Friday, 24 September 2021
Pre-Covid was a long time ago
The 1930s is barely more than a lifetime ago yet novels and films of the period seem increasingly antiquated. Every now and then a phrase, assumption or an aspect of social life crops up and the whole period becomes another world.
To my mind the most elusive difference between then and now is the importance of the senses. It is something novelists stress of course, so not to be taken as a reliable guide. Yet the sensory impression created by daily life were different in the past because daily life was different in myriad ways.
To some elusive degree, the world of the 1930s was still interpreted through the senses in a way that we are losing. Wind, rain, snow and frost, a flickering fire, smoking chimney, fogs, mists, damp woollens, tobacco and the aroma of cooking. Wood and leather, horses and carts, haystacks and country lanes. Street sounds, silent Sundays, church bells, slums, factories, shabby clothes, silk hats and the local hunt.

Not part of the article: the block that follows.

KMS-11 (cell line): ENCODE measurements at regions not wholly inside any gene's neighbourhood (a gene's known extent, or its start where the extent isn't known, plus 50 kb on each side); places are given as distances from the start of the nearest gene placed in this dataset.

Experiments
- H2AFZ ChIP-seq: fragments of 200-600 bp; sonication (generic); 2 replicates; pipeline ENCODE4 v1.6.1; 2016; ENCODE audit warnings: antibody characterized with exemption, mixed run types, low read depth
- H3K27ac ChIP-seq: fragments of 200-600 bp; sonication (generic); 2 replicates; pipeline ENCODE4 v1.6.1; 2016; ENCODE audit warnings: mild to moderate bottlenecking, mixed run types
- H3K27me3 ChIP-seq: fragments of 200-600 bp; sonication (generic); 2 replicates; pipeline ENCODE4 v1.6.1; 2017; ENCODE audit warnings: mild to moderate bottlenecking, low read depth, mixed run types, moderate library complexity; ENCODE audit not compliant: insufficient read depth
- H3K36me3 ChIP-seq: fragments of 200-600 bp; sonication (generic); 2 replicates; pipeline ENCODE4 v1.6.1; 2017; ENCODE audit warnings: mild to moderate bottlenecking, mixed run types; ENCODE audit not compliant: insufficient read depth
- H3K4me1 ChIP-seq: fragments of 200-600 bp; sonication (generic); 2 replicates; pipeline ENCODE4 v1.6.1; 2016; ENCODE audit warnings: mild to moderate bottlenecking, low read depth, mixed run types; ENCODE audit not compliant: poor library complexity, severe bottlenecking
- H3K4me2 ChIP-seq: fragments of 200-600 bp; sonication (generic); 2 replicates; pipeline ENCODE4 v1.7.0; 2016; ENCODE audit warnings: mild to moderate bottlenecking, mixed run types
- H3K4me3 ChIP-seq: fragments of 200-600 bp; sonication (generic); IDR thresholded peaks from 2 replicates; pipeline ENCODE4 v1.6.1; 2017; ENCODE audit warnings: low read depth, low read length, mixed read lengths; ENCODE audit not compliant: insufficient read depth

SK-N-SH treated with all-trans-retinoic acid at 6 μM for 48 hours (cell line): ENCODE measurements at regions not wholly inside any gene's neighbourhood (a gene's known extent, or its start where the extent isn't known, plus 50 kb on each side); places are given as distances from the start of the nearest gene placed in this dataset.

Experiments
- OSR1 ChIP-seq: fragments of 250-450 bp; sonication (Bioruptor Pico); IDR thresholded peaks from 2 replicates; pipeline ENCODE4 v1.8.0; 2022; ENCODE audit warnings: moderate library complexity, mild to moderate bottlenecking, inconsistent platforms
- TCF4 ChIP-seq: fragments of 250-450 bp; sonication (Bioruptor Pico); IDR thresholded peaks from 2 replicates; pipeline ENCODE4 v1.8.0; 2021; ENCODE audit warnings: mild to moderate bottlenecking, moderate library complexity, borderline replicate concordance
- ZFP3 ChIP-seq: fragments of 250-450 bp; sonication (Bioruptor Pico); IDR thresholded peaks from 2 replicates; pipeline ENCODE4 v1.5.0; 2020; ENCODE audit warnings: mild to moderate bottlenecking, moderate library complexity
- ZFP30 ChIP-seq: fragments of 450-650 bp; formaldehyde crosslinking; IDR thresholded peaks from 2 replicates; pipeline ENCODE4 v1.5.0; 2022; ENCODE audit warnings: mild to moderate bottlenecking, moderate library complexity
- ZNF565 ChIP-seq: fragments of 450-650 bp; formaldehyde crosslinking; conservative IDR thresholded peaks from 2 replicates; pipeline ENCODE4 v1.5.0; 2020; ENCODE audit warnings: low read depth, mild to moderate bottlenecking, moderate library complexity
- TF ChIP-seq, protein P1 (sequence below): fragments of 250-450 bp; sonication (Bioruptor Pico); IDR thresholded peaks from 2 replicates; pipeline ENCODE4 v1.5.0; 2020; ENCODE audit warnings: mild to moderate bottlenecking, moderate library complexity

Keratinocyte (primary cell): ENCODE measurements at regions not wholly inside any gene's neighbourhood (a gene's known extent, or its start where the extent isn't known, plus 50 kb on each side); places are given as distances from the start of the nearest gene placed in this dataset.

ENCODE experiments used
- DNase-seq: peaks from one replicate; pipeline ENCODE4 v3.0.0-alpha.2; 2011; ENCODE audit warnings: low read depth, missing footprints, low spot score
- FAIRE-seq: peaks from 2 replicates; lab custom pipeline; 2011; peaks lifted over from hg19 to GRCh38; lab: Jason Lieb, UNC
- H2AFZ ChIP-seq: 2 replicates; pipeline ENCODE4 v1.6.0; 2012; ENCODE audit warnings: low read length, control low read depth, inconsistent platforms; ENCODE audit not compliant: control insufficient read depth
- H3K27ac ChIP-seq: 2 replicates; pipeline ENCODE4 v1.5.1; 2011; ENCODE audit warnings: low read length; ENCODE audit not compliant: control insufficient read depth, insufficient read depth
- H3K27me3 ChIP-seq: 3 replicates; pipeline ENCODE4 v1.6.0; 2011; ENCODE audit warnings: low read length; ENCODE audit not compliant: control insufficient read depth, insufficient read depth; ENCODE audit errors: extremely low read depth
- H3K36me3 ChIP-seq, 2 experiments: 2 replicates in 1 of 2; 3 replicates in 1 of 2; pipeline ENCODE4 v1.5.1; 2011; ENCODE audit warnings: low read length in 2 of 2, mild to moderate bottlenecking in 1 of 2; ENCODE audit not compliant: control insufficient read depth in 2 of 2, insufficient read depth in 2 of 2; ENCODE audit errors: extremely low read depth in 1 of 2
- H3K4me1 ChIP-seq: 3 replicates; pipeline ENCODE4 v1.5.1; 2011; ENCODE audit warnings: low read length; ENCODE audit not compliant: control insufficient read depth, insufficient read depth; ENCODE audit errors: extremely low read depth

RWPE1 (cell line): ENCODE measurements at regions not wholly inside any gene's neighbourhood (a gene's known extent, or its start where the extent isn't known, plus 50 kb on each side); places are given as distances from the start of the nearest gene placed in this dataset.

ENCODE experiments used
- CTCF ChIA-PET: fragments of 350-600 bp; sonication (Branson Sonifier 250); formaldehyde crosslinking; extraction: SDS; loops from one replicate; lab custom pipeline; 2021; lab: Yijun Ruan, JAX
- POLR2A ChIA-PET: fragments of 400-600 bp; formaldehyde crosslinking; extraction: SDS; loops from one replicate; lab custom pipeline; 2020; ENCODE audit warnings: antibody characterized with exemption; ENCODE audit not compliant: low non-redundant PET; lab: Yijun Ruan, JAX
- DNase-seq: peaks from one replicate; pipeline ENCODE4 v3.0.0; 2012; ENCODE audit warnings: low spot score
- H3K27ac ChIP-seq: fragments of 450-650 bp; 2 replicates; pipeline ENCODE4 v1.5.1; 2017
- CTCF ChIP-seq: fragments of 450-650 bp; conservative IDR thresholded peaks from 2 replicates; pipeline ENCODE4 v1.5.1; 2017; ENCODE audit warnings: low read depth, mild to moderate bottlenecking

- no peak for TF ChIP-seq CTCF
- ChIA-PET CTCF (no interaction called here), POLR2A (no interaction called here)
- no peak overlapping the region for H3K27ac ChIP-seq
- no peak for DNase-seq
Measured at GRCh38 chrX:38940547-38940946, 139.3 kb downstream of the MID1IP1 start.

We have not lost any of it completely, but the emphasis has changed, the social meaning, the interwoven threads of daily life have changed. The visceral world of the senses seems to have subsided. Somehow, that older world has been overlaid with a less sensory world dominated by behaviour. It always was this way to some degree, but our world is now brighter and louder while the world of sensory impressions has been tuned down, dimmed, left outside.
Almost as if there is a covert intention, to create an Alice in Wonderland world where the reality of the senses is less important than the artificial drama of mass media, mass culture and the constant beating of political drums.
The world of the 1930s is a reminder of how subtle change can be, but not merely social and economic change. This in turn reminds us of a more immediate assault on our wider sense of reality. Pre-Covid was a long time ago.